Graduate Population Faces 15 Percent CutBy Orli G. Bahcall
Proposed cuts in federal support of research may significantly affect the size of the graduate student body.
At last week's faculty meeting, President Charles M. Vest projected that the decrease in spending will total nearly $125 million annually.
The funding cuts directly affect research programs at MIT, and "could mean a 15 percent or higher reduction in the size of the student body, depending upon what specific programs and research projects are affected," said Isaac M. Colbert, acting dean of the Graduate School.
"I don't think [the cuts are] necessarily disastrous," Colbert said. "We will continue to offer among the best program in the country and attract some of the most talented students."
The Institute's excellence is "based on two things - the excellent faculty and students," said Dean for Research David J. Litster. "We would still have these even if the cuts take place."
Colbert's expectation is that in five years there will be "closer parity between the number of graduates and undergraduates on campus." There are currently 4,500 undergraduates and 5,300 graduate students.
"We were excellent in 1983, when we had only 1,900 research assistants," Litster said, and "we can be excellent again even if we have to drop to that level." The Institute currently has 2,200 RAs, according to the Bulletin.
Departments that will be most affected by the funding cuts include those that rely on grants from the Department of Defense and Department of Energy, such as the physics department, Colbert said.
Grad school to examine situation
In order to overcome these difficulties and maintain MIT's excellence, the Graduate School is "taking steps to hold onto extraordinarily talented faculty by ensuring the stability of faculty salaries" Colbert said.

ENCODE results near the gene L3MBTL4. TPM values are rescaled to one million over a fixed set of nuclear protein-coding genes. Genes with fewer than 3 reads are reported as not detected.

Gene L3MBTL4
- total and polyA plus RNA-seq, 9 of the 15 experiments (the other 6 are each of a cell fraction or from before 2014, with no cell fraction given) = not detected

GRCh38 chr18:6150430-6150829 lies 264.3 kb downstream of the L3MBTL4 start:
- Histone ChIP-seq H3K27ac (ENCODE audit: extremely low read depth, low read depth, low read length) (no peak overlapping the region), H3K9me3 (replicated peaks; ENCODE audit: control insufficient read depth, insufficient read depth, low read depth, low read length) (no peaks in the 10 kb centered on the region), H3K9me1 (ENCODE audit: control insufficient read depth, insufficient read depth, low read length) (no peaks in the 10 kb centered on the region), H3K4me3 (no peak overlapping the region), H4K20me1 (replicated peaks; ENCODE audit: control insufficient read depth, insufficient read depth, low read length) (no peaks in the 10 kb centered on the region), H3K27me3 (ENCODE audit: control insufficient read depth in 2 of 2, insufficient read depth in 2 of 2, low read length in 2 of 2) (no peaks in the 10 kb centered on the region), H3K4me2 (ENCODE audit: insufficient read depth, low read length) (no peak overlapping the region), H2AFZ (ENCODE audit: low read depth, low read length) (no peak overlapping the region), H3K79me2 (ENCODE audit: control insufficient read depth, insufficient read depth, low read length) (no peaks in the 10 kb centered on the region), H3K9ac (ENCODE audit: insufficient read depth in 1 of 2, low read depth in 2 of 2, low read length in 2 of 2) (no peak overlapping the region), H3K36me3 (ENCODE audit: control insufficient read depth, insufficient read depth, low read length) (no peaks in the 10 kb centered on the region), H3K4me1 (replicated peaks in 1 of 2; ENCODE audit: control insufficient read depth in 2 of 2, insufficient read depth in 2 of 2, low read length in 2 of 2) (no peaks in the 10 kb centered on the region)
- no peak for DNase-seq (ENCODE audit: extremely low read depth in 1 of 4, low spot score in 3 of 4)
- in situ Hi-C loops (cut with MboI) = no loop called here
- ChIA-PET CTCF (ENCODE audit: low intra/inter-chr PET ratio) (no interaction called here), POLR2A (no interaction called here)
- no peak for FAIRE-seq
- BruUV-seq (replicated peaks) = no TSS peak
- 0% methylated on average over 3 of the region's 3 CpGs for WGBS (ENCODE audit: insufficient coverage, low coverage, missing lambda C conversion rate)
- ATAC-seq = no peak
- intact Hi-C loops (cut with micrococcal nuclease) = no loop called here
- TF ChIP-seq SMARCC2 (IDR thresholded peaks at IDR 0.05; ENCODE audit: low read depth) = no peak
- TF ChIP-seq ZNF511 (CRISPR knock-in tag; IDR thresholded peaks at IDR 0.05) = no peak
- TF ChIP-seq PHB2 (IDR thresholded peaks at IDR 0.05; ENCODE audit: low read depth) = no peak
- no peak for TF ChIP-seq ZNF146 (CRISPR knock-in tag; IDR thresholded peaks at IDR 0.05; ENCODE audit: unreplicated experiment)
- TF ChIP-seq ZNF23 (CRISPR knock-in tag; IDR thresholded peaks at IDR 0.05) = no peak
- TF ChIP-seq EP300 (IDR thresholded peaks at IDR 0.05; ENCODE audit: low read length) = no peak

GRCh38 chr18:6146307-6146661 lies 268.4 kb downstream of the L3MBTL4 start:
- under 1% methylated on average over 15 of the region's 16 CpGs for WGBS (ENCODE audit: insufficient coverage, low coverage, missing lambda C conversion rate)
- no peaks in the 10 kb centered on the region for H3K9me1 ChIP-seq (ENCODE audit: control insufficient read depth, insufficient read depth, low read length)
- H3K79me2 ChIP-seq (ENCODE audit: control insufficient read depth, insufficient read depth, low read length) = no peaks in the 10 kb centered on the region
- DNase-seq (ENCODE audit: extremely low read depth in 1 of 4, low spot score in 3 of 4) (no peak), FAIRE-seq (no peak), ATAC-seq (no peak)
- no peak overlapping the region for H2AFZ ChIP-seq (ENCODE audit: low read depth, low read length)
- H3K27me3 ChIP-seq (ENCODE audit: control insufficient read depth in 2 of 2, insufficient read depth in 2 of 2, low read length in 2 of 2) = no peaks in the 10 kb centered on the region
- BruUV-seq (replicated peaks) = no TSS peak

The Institute is also "evaluating its course strengths by asking what MIT does best," Colbert said. "In a time of limited resources, we need to maintain and build MIT's excellence."
The effects of these cuts on the Graduate School "can also be offset somewhat by recent changes in the type of graduate programs offered" Colbert said.
"We are refocusing on shorter programs," such as the primarily self-funded five year MBA programs, he said.
"It clearly takes too long to get a PhD," Colbert said. "We must re-examine if a PhD in every field is really necessary, or are there other programs we can develop in some departments."
The Institute is also looking to increase financial support for graduate students by "more aggressively seeking resources," he said.
The Graduate School will try "to expand relationships with industrial sponsors, hoping that industry will play a larger role in support of graduate education," Colbert said.
Cuts will have long-term impact
There is clearly "a national focus on the long term balancing of the budget, but how it gets budgeted and what priorities get set will determine directly how MIT's research program looks," Colbert said.
We "will not know the extent to which research is affected until the national budget is finalized," Colbert said. However, it is clear that there is a "general trend downward."
The extent to which research support is cut "depends upon how persuasive the administration is in convincing appropriate committees in Washington and the American public that these funds need to be maintained," Colbert said.
With President Vest and his Washington advisers "making the case for basic research and science in Washington, we stand a chance," Colbert said. "Hopefully this will help to clarify to the American people that what we do is really serving their interests."